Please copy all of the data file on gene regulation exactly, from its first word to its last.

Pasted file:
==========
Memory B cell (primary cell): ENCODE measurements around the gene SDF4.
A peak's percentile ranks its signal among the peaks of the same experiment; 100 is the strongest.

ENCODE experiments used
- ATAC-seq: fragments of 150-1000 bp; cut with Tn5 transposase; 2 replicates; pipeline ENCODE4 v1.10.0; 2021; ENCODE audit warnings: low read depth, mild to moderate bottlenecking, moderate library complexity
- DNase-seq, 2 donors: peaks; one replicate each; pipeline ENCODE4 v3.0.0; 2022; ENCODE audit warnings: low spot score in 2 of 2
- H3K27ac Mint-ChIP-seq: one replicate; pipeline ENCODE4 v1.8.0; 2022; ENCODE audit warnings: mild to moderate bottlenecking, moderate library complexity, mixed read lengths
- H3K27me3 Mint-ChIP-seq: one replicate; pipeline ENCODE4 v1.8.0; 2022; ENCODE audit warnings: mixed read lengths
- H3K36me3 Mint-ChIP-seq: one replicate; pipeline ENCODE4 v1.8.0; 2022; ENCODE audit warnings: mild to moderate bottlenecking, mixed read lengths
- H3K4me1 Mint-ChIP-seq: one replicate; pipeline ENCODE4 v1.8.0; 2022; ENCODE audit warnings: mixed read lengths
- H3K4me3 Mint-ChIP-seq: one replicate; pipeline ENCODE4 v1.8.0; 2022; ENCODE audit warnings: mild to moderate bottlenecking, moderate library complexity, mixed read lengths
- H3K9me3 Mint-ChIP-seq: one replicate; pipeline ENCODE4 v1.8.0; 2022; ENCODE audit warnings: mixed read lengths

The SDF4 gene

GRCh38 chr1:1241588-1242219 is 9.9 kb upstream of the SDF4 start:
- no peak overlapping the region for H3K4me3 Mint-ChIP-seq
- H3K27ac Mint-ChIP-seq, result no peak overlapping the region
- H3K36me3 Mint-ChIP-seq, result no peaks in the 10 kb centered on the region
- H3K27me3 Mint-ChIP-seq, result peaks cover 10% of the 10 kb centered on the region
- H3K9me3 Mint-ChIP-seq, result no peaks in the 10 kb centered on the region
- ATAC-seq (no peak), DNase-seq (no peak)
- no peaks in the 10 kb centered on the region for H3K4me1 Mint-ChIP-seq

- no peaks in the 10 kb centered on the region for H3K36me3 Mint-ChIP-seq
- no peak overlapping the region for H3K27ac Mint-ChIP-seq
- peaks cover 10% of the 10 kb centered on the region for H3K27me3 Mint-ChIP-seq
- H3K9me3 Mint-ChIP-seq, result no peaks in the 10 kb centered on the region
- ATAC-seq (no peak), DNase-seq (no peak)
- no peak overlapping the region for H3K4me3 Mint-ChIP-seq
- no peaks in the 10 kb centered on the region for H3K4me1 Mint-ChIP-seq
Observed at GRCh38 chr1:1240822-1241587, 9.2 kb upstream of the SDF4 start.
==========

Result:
Memory B cell (primary cell): ENCODE measurements around the gene SDF4.
A peak's percentile ranks its signal among the peaks of the same experiment; 100 is the strongest.

ENCODE experiments used
- ATAC-seq: fragments of 150-1000 bp; cut with Tn5 transposase; 2 replicates; pipeline ENCODE4 v1.10.0; 2021; ENCODE audit warnings: low read depth, mild to moderate bottlenecking, moderate library complexity
- DNase-seq, 2 donors: peaks; one replicate each; pipeline ENCODE4 v3.0.0; 2022; ENCODE audit warnings: low spot score in 2 of 2
- H3K27ac Mint-ChIP-seq: one replicate; pipeline ENCODE4 v1.8.0; 2022; ENCODE audit warnings: mild to moderate bottlenecking, moderate library complexity, mixed read lengths
- H3K27me3 Mint-ChIP-seq: one replicate; pipeline ENCODE4 v1.8.0; 2022; ENCODE audit warnings: mixed read lengths
- H3K36me3 Mint-ChIP-seq: one replicate; pipeline ENCODE4 v1.8.0; 2022; ENCODE audit warnings: mild to moderate bottlenecking, mixed read lengths
- H3K4me1 Mint-ChIP-seq: one replicate; pipeline ENCODE4 v1.8.0; 2022; ENCODE audit warnings: mixed read lengths
- H3K4me3 Mint-ChIP-seq: one replicate; pipeline ENCODE4 v1.8.0; 2022; ENCODE audit warnings: mild to moderate bottlenecking, moderate library complexity, mixed read lengths
- H3K9me3 Mint-ChIP-seq: one replicate; pipeline ENCODE4 v1.8.0; 2022; ENCODE audit warnings: mixed read lengths

The SDF4 gene

GRCh38 chr1:1241588-1242219 is 9.9 kb upstream of the SDF4 start:
- no peak overlapping the region for H3K4me3 Mint-ChIP-seq
- H3K27ac Mint-ChIP-seq, result no peak overlapping the region
- H3K36me3 Mint-ChIP-seq, result no peaks in the 10 kb centered on the region
- H3K27me3 Mint-ChIP-seq, result peaks cover 10% of the 10 kb centered on the region
- H3K9me3 Mint-ChIP-seq, result no peaks in the 10 kb centered on the region
- ATAC-seq (no peak), DNase-seq (no peak)
- no peaks in the 10 kb centered on the region for H3K4me1 Mint-ChIP-seq

- no peaks in the 10 kb centered on the region for H3K36me3 Mint-ChIP-seq
- no peak overlapping the region for H3K27ac Mint-ChIP-seq
- peaks cover 10% of the 10 kb centered on the region for H3K27me3 Mint-ChIP-seq
- H3K9me3 Mint-ChIP-seq, result no peaks in the 10 kb centered on the region
- ATAC-seq (no peak), DNase-seq (no peak)
- no peak overlapping the region for H3K4me3 Mint-ChIP-seq
- no peaks in the 10 kb centered on the region for H3K4me1 Mint-ChIP-seq
Observed at GRCh38 chr1:1240822-1241587, 9.2 kb upstream of the SDF4 start.